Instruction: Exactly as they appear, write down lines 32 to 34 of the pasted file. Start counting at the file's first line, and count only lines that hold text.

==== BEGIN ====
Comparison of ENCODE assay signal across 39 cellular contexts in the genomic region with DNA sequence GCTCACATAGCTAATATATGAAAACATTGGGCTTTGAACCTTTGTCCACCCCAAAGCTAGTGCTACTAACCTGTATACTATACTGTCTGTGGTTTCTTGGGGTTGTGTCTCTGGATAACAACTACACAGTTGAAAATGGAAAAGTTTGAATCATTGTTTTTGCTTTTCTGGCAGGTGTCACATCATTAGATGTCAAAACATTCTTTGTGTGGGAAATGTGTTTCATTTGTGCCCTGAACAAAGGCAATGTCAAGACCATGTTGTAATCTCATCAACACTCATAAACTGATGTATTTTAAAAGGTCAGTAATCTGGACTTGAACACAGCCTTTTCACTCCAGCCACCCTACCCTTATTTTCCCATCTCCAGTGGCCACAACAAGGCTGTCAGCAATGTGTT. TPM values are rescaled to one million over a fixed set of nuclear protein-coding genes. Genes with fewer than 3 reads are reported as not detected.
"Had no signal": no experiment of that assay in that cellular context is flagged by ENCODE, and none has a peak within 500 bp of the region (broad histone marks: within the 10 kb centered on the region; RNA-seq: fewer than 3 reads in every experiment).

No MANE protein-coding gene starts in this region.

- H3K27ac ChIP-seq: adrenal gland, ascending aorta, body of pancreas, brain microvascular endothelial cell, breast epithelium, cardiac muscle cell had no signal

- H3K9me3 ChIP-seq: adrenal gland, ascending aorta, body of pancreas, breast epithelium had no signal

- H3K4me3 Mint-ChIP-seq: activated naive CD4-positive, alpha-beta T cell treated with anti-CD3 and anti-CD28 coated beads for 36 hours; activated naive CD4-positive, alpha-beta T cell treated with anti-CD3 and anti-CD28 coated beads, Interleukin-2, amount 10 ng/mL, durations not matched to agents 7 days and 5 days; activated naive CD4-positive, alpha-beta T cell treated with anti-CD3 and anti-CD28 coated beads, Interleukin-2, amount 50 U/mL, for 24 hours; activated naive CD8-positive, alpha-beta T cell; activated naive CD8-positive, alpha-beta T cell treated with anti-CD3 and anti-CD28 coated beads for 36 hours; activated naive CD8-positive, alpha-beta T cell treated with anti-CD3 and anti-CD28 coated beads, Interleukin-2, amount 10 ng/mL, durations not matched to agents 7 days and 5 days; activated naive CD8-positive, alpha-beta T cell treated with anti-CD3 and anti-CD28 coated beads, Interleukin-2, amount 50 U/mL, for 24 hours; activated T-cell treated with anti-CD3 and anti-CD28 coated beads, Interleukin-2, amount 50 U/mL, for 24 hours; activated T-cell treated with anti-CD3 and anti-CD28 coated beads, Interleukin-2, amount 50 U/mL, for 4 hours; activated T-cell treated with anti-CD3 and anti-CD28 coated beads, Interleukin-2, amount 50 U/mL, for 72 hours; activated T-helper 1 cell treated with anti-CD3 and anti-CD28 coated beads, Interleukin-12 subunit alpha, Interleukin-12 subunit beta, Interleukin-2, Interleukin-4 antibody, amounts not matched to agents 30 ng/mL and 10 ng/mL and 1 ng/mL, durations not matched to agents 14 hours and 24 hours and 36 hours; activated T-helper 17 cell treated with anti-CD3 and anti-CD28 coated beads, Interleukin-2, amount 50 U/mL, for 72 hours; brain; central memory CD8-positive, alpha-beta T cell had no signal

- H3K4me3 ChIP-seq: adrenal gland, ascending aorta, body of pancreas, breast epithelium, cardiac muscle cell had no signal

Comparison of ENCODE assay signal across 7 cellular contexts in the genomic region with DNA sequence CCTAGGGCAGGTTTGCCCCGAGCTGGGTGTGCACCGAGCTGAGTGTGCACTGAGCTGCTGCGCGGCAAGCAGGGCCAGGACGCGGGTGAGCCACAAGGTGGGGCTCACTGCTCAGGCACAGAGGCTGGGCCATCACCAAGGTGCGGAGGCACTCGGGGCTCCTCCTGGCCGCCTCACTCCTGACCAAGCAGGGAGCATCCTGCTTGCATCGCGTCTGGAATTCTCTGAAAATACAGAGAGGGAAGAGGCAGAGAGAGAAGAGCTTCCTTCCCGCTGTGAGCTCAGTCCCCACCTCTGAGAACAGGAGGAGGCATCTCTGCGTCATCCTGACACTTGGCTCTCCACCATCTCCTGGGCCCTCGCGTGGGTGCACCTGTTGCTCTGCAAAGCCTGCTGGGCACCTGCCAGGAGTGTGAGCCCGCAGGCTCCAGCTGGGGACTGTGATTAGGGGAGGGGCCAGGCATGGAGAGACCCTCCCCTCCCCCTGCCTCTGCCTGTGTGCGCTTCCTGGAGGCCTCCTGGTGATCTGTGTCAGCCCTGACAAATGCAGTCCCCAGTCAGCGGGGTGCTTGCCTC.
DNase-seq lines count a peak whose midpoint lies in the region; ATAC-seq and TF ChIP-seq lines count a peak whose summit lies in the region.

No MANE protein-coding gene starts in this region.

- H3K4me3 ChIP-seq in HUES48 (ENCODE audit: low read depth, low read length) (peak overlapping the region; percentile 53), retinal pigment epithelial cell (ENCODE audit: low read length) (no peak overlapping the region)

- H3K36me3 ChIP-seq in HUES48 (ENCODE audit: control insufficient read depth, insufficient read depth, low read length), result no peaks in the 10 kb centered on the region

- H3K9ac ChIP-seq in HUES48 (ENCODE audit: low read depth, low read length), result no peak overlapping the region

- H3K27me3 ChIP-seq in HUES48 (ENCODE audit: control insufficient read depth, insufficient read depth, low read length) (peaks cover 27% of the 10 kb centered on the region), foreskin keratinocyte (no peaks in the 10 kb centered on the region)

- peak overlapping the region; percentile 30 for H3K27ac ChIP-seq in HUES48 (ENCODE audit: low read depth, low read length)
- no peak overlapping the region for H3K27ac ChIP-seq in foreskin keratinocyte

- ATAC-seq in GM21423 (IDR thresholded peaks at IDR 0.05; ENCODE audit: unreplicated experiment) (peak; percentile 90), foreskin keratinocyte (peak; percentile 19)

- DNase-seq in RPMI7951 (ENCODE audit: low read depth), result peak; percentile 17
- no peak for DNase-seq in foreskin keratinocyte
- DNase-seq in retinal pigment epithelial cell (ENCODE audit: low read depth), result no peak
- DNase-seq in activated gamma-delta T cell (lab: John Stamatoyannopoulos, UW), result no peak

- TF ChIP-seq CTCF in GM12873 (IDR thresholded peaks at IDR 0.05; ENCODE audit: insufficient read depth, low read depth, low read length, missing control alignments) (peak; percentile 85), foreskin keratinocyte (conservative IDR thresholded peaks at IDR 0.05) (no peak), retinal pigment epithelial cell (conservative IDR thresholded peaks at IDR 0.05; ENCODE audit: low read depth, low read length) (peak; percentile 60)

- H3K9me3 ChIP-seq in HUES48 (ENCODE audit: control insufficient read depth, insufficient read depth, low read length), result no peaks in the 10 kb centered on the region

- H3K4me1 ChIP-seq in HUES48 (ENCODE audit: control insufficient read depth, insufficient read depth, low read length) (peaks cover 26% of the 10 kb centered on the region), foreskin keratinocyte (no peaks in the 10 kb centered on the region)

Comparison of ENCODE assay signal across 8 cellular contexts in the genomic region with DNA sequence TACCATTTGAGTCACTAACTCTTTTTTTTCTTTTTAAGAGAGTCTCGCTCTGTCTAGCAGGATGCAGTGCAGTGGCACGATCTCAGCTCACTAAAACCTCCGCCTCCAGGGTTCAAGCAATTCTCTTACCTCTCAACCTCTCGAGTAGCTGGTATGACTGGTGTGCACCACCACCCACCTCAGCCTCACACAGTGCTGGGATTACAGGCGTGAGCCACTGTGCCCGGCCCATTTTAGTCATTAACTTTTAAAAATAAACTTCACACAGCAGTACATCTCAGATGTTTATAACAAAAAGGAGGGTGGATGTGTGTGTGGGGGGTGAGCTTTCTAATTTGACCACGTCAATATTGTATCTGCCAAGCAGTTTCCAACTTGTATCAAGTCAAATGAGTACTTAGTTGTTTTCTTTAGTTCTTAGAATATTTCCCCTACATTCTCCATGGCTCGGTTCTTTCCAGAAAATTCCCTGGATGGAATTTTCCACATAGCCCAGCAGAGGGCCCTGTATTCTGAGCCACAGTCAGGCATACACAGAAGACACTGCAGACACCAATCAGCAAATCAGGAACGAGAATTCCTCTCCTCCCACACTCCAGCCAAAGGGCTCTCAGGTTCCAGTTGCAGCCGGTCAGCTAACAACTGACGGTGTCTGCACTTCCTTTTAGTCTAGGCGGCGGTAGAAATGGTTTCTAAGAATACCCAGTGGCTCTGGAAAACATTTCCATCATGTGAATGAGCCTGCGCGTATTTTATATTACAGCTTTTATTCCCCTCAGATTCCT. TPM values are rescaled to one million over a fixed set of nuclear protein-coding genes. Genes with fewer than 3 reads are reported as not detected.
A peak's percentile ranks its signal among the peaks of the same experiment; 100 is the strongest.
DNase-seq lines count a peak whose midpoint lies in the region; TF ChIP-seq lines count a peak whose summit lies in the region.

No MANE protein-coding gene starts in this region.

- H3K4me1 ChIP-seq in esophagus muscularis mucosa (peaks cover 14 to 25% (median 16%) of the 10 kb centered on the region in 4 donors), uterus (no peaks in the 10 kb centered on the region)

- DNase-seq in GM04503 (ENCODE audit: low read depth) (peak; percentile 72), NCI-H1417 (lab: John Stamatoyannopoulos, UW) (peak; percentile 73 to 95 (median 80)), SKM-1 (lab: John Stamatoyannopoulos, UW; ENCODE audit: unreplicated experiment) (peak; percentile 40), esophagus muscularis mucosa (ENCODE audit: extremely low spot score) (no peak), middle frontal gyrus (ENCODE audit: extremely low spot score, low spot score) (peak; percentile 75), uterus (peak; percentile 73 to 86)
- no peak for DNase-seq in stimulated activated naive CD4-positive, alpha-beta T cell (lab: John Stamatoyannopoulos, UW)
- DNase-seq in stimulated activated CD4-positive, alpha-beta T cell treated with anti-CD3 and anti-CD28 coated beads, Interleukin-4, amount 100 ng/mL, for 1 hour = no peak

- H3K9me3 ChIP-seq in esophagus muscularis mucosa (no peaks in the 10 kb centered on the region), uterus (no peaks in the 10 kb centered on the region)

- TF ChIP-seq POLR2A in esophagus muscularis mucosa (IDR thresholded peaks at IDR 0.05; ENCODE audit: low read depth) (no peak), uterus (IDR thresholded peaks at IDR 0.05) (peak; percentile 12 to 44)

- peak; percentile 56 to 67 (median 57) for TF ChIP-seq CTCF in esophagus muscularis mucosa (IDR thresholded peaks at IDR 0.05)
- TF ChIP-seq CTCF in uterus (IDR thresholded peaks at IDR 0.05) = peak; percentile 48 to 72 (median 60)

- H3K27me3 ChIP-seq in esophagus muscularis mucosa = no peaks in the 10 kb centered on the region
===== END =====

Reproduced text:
- DNase-seq in stimulated activated CD4-positive, alpha-beta T cell treated with anti-CD3 and anti-CD28 coated beads, Interleukin-4, amount 100 ng/mL, for 1 hour = no peak

- H3K9me3 ChIP-seq in esophagus muscularis mucosa (no peaks in the 10 kb centered on the region), uterus (no peaks in the 10 kb centered on the region)

- TF ChIP-seq POLR2A in esophagus muscularis mucosa (IDR thresholded peaks at IDR 0.05; ENCODE audit: low read depth) (no peak), uterus (IDR thresholded peaks at IDR 0.05) (peak; percentile 12 to 44)